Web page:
Will only a few select people make it to heaven? Will billions of people spend eternity in hell?
Many people are angry with God for allowing evil and suffering to exist in this world, and yet they are also angry with the idea of God as judge. You can’t have it both ways, says Trevin Wax, associate pastor of First Baptist Church in Shelbyville, Tenn., and author of the new book Counterfeit Gospels: Rediscovering the Good News in a World of False Hope.
“If you expect God to do something about the evil in this world, then you want God to judge,” Wax explains.
The God who is truly scary, he adds, is not the wrathful God of the Bible, but the god of the “judgmentless gospel,” who closes his eyes to the evil of this world, shrugs his shoulders, and ignores it in the name of love.
“What kind of ‘love’ is this?” Wax asks. “A god who is never angered at sin and who lets evil go by unpunished is not worthy of worship.”
Hell has recently become a controversial topic with the release of Love Wins: A Book About Heaven, Hell, and the Fate of Every Person Who Ever Lived. Written by Rob Bell, pastor of Mars Hill Bible Church in Grand Rapids, Mich., the bestselling book reexamines Christianity’s traditional understanding of the afterlife.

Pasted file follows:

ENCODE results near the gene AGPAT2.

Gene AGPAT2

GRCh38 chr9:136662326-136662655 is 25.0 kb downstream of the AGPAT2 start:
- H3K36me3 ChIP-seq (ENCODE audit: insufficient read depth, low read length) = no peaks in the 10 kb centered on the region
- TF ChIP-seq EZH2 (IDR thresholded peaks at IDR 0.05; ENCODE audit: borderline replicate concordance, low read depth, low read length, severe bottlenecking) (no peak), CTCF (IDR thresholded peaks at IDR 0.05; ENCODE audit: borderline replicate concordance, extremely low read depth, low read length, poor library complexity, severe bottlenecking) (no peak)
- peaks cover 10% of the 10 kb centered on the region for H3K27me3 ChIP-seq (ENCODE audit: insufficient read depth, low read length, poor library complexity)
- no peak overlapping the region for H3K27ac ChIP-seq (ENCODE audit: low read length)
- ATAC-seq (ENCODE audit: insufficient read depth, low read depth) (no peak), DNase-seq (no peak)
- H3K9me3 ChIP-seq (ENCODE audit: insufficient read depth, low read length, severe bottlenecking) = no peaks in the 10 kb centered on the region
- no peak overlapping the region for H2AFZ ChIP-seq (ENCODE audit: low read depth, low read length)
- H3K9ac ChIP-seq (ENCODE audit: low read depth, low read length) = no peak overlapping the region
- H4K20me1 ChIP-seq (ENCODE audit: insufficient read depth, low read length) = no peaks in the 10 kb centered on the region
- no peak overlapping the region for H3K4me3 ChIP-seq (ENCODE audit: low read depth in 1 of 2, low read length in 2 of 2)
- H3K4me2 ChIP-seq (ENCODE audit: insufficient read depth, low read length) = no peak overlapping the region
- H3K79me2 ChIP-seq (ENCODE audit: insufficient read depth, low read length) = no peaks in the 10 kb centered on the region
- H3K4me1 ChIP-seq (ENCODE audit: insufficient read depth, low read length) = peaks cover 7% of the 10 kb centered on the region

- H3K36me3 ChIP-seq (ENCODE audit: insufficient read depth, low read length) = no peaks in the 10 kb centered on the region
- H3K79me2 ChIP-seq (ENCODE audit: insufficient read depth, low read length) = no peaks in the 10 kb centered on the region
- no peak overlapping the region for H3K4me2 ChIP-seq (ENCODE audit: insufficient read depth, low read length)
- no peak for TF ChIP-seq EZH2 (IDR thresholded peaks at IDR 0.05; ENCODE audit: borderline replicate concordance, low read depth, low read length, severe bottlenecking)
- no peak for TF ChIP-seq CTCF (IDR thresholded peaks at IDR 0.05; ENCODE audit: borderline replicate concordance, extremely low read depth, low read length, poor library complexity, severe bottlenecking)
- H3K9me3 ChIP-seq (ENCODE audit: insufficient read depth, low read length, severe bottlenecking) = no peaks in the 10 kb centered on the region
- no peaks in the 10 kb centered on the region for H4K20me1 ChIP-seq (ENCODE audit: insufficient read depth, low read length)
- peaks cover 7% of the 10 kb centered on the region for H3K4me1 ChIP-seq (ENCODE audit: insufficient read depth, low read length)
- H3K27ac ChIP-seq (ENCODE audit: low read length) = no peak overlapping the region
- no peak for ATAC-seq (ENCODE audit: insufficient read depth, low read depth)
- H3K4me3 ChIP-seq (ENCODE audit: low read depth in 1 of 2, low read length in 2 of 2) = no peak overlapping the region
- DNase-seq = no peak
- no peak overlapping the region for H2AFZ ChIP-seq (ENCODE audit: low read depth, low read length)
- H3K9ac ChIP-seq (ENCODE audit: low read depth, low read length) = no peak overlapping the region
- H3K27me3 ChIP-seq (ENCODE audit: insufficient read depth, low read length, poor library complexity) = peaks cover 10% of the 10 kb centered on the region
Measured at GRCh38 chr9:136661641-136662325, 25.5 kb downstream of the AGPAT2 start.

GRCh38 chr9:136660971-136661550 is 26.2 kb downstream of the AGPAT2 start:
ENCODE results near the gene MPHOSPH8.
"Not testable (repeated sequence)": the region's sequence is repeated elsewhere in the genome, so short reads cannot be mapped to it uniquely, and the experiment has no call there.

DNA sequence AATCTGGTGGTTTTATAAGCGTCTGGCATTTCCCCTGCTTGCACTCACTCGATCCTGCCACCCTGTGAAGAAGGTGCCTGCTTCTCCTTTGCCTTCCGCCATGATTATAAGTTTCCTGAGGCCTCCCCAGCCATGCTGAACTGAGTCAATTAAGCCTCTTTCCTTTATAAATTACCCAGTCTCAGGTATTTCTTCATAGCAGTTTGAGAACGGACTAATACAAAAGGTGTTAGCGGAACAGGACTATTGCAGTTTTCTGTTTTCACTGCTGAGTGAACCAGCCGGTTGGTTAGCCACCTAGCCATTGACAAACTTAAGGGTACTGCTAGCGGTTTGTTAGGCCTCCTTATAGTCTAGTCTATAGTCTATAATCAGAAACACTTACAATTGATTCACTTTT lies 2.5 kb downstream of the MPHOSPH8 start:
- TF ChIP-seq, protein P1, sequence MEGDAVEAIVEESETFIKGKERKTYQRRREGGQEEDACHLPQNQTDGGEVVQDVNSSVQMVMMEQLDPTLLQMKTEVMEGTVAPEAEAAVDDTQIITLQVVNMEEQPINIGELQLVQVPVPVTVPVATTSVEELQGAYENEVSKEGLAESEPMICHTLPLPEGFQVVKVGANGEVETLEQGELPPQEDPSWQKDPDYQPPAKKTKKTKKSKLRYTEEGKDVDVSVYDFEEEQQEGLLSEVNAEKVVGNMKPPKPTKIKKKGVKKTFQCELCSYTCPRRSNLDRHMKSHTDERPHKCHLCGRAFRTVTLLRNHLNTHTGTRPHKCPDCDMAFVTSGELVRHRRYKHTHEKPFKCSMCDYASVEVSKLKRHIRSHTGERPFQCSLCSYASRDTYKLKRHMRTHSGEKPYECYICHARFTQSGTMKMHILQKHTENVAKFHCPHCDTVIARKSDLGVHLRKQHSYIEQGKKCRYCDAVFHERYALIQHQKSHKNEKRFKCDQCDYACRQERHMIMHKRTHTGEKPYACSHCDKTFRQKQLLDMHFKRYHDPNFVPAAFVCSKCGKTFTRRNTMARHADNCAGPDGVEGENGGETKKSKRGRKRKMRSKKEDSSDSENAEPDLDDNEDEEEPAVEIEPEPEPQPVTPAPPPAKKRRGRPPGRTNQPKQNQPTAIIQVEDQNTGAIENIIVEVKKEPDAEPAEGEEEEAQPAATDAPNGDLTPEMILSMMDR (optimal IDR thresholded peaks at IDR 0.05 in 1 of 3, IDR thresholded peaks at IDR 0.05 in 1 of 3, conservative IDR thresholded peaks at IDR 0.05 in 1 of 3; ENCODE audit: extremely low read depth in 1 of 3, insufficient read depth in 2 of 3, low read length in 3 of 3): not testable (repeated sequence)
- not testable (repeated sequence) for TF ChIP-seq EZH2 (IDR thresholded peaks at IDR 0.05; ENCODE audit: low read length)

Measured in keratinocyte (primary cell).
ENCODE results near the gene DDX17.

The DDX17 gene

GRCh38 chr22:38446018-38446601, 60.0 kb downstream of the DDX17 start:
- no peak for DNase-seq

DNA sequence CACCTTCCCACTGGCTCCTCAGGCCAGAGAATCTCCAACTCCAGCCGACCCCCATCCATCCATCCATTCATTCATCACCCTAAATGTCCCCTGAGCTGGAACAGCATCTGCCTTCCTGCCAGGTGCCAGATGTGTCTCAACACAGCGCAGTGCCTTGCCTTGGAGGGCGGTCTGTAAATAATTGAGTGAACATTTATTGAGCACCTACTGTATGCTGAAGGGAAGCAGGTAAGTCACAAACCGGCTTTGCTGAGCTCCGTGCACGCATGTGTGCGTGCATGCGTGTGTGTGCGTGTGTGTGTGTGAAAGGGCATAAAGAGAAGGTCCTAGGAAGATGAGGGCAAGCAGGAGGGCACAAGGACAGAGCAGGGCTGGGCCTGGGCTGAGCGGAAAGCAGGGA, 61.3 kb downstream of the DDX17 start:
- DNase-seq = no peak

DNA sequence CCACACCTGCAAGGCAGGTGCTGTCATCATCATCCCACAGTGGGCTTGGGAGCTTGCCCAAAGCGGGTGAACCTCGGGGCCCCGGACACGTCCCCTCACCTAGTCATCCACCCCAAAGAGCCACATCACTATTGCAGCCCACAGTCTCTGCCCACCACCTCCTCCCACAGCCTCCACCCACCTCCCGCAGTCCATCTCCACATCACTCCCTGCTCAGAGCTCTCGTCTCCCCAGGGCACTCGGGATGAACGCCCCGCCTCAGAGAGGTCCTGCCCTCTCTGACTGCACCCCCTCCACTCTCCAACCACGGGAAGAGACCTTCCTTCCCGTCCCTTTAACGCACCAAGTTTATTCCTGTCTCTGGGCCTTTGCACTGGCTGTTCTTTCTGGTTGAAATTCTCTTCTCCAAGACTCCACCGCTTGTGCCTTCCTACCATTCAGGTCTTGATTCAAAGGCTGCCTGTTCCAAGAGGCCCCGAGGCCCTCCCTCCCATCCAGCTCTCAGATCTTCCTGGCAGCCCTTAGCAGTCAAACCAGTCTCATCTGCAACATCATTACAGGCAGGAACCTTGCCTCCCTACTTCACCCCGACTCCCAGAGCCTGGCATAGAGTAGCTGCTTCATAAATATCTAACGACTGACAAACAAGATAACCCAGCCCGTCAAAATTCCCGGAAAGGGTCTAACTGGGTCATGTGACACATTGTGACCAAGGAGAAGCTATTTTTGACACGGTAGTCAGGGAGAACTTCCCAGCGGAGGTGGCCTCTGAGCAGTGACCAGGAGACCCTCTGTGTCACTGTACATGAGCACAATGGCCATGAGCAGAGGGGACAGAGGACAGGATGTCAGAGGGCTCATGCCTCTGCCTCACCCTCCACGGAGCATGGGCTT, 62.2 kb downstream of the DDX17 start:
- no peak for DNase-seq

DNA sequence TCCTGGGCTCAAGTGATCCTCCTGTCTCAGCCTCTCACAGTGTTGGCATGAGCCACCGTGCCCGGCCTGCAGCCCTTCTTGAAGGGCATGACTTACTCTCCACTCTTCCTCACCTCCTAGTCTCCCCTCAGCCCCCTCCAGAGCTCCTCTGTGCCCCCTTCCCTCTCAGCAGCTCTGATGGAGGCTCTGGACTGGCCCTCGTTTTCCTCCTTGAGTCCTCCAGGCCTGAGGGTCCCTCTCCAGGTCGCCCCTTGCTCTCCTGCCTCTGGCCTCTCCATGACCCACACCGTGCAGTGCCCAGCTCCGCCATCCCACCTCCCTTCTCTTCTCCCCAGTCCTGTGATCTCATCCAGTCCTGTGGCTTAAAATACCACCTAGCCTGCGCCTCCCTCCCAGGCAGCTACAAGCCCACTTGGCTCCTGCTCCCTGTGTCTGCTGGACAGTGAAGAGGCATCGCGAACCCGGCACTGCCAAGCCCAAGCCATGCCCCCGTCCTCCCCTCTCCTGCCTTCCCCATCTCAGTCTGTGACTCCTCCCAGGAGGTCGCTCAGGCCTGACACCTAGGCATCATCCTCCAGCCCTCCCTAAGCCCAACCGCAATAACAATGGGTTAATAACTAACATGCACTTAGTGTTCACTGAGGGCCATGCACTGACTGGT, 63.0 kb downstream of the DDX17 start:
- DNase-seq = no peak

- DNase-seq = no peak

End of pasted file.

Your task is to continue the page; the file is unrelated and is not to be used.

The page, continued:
While Wax says that some evangelicals are responding to the book in unhelpful and pastorally damaging ways to, he still takes issue with Bell’s message.
“In the end, the judgmentless gospel is no gospel at all. It leaves us with a diminished God and no need for grace,” Wax notes. “Once we take away judgment, we lose the gravity of our sin. Once we lose sight of our sinfulness, we short-circuit our experience of the powerful gratitude that comes from receiving grace.”
Counterfeit gospels can be very appealing, Wax explains, because when we omit eternal judgment from the gospel, we can present a more palatable version of Christianity to society.
“Unfortunately, when we downplay or deny judgment, we lose one of the reasons to share our faith in the first place. Our desire to remove the obstacle actually removes the urgency,” Wax says.
He concludes, “I pray that Rob Bell will once again preach the glories of the God who truly loves, the God who loves us despite our sin, the God who takes on flesh and dies for us in order that we might find eternal satisfaction in Him.”